Economists this week lowered 2022 forecasts for Botswana’s economic growth rate, from the initial 5.3% to 4.8% and added that in 2023 growth could further decline to 4.0%. The lower projections come on the backdrop of an annual economic growth that recovered sharply in 2021 with figures showing that year-on-year real Gross Domestic Product (GDP) growth increased to 11.4%, up from a contraction of 8.7% in 2020.

Economists from the local research entity, E-consult, this week stated that the 2021 double digit growth that exceeded projections made at the time of the 2022 budget may be short lived due to other developments taking place in the global economy. E-consult Economist Sethunya Kegakgametse stated that the war in Ukraine has worsened supply problems in the global economy and added that before the war, macroeconomic indicators were seen as improving and returning to pre-COVID levels.

According to the economist the global economy was projected to improve in 2022 and 2023. Recent figures show that global growth projections have been revised downwards from the initial forecast of 4.9% in 2022 with the World Bank’s new estimate for global growth in 2022 at 3.2%.

The statistics also shows that International Monetary Fund revised their growth projections for 2022 and 2023 down by 0.8% and 0.2% respectively, falling to 3.6% for both years. “The outbreak of war has severely dampened the global recovery that was under way following the COVID-19 pandemic,” said the economist.

She stated that despite Botswana being geographically removed from the conflict, the country has not and will not be exempt from the disruptions in the global economy. “The disruptions to global supply chains resulting from the war will have a negative effect on both Botswana’s growth and trade activities.

The economic sanctions against diamonds from Russia will add uncertainty to the market which will have knock on effects to Botswana’s growth, exports, and government revenues,” said the economists who added that the disruptions are driving prices up and result with very high inflation in the local economy.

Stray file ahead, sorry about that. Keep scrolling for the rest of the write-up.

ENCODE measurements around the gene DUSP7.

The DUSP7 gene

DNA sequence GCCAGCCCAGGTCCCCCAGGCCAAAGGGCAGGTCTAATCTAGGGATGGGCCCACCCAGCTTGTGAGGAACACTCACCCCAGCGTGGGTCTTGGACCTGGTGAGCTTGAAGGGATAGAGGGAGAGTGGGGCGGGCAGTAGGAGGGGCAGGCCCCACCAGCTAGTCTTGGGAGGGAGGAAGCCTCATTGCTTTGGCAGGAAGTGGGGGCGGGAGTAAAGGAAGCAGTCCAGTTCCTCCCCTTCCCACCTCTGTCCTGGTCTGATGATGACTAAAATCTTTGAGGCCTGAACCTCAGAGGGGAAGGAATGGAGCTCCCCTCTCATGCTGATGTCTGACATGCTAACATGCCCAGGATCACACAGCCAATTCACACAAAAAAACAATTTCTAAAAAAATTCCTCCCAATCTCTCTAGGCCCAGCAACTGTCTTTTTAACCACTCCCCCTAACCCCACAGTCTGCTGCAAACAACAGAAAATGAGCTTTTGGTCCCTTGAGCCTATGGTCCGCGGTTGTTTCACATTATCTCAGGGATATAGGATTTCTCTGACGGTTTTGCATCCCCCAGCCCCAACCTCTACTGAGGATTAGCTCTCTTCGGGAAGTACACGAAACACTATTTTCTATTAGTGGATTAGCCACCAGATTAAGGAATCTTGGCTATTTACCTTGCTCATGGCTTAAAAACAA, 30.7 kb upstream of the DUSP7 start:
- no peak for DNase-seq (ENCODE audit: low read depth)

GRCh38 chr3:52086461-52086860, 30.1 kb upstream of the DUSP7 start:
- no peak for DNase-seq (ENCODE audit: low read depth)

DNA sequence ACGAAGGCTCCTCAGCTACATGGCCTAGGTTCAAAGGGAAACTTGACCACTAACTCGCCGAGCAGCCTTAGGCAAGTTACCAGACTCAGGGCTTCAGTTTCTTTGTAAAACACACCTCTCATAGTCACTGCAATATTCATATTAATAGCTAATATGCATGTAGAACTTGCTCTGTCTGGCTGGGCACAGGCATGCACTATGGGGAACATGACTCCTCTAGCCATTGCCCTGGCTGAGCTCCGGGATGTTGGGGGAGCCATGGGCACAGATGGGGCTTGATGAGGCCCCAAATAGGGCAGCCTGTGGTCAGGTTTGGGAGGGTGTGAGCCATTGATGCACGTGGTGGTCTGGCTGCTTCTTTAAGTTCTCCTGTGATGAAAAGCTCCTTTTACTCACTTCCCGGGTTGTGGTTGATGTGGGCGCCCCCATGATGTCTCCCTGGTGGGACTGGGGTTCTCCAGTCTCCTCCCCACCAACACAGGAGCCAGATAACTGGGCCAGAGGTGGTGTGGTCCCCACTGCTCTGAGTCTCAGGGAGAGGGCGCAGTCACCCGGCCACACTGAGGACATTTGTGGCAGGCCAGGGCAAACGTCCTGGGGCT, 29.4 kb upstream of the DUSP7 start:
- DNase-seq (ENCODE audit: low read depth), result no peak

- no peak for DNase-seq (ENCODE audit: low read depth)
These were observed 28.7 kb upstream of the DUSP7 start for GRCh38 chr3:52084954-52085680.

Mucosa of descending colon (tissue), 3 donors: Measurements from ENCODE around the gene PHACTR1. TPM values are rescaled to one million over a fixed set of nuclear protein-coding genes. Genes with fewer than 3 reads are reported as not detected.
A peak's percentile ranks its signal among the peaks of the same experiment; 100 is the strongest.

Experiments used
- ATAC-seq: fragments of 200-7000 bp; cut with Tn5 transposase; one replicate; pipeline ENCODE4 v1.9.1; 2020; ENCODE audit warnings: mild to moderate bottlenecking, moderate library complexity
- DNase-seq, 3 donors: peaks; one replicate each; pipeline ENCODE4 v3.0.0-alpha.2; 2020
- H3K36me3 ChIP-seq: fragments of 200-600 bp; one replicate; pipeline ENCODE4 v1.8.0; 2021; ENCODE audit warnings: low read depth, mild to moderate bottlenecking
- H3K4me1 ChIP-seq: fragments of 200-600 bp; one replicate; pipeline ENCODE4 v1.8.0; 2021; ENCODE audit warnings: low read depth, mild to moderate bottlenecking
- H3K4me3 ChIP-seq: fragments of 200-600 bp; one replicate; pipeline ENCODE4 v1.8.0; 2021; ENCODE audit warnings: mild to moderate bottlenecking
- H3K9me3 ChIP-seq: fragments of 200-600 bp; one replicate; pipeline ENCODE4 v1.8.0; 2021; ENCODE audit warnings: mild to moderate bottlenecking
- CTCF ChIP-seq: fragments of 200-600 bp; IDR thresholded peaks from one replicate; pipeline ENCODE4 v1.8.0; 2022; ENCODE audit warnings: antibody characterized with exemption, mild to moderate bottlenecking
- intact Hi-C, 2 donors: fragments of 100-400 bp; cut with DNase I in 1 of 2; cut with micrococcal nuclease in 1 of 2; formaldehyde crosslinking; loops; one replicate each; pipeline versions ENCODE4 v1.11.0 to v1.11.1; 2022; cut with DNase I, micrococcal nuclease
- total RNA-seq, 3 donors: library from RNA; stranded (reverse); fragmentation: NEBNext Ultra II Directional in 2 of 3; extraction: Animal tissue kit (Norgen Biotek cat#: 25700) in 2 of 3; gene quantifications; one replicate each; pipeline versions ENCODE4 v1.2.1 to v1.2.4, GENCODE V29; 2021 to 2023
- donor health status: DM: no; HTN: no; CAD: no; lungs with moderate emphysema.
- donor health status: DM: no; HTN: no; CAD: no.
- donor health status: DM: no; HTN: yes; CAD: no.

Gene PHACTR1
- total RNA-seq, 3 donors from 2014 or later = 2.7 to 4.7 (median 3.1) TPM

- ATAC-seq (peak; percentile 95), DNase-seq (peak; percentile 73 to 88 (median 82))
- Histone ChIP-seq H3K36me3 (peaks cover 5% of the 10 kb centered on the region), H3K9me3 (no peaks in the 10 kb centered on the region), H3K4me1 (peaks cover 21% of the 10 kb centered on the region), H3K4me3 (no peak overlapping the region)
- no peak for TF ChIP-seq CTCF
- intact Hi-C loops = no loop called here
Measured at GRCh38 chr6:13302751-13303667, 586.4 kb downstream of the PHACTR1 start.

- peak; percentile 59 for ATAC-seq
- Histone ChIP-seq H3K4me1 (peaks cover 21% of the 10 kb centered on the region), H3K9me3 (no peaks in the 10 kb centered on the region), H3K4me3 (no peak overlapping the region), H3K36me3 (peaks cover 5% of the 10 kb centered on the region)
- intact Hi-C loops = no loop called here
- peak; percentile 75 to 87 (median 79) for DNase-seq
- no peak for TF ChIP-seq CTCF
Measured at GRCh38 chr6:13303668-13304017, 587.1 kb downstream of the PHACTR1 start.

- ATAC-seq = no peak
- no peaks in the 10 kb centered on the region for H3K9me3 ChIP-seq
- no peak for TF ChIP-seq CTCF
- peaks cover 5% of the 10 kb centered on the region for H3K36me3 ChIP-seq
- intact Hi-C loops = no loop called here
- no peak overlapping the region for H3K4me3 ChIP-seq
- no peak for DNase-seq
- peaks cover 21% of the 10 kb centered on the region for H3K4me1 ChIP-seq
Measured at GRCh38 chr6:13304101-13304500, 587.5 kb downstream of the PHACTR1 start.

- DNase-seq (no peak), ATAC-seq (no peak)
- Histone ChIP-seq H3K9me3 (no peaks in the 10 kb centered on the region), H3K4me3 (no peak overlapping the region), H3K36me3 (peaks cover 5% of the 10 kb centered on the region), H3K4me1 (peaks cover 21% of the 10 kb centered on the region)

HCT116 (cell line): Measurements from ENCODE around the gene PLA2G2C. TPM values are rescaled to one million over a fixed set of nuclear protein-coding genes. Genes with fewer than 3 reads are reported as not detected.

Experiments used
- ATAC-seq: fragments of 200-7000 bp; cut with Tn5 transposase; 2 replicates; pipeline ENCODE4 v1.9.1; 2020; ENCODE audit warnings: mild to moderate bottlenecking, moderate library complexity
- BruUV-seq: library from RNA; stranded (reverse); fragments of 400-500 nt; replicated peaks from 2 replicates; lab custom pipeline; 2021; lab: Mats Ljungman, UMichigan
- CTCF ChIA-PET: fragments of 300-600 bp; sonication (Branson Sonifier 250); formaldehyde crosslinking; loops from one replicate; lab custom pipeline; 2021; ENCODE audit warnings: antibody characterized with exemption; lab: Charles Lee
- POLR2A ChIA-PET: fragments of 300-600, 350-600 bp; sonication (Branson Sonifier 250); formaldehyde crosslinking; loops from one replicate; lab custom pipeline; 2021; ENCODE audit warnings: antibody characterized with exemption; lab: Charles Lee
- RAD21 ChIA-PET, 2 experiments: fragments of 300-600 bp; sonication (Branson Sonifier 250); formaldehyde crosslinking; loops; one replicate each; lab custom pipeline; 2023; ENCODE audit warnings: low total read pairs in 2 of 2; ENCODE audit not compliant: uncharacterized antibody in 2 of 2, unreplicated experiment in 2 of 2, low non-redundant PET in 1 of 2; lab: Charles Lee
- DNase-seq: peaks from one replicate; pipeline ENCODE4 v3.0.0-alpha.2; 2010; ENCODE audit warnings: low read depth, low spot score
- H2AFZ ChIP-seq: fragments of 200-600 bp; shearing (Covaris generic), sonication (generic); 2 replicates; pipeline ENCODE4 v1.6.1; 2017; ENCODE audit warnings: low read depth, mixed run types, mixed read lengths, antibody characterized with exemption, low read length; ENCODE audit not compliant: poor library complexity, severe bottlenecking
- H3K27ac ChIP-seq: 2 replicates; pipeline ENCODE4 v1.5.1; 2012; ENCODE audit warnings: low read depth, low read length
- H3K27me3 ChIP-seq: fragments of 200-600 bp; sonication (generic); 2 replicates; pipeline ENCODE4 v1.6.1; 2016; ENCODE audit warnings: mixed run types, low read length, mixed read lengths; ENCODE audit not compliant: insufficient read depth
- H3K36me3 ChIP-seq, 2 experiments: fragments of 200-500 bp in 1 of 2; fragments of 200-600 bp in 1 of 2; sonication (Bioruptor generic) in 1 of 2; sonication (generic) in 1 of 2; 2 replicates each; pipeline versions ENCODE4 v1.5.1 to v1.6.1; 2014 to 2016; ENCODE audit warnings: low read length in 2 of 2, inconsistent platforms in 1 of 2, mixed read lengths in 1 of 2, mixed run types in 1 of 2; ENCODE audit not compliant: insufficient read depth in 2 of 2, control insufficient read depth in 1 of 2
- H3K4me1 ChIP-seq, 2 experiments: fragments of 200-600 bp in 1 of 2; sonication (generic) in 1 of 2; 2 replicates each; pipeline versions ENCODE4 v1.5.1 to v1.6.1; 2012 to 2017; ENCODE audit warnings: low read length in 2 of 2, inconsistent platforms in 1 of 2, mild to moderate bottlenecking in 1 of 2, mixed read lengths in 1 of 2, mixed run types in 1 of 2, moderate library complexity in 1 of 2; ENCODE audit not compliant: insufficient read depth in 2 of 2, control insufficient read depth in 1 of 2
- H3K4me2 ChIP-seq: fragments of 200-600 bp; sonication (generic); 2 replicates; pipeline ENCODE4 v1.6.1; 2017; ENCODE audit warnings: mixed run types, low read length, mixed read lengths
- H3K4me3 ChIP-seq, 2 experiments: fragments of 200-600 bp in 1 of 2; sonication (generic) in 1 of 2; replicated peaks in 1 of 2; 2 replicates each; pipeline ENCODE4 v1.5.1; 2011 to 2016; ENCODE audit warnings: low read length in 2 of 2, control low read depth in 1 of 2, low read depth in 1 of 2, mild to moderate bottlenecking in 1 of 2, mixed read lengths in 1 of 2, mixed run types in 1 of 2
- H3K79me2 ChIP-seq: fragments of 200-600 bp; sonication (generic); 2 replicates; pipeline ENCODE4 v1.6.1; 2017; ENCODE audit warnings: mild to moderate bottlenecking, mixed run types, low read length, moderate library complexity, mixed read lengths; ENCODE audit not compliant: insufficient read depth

Kegakgametse projected that in an attempt to limit inflation Bank of Botswana will be forced to raise interest rate “Should the sharp increase in both global and local inflation persist, Bank of Botswana much like other central banks around the world will be forced to raise interest rates in a bid to control rising prices. This would mean an end to the expansionary monetary policy stance that had been adopted post COVID-19 to aid economic growth,” she said.

In the latest projections, the UK based economic research entity Fitch Solutions lowered 2022 real GDP growth forecast for Botswana from 5.3% to 4.8% “In 2023, we see economic growth rate decelerating to 4.0%,” said Fitch Solutions economists who also noted that the 2022 and 2023 economic growth projections may come out lower than the current forecasts, as it is possible that new vaccine-resistant virus variants may be identified, which could result in the re-implementation of restrictions. “In such circumstances, we cannot rule out that Botswana’s economy may post weaker growth than our baseline scenario currently assumes,” said the economists.

According to the projections, Fitch Solution stated that there is limited scope for Botswana government to increase diamond production and exports, following the economic sanctions imposed on Russian diamond mining companies operating in Botswana. The research entity added that De Beers is unlikely to scale up diamond output from Botswana in order to prop up diamond prices.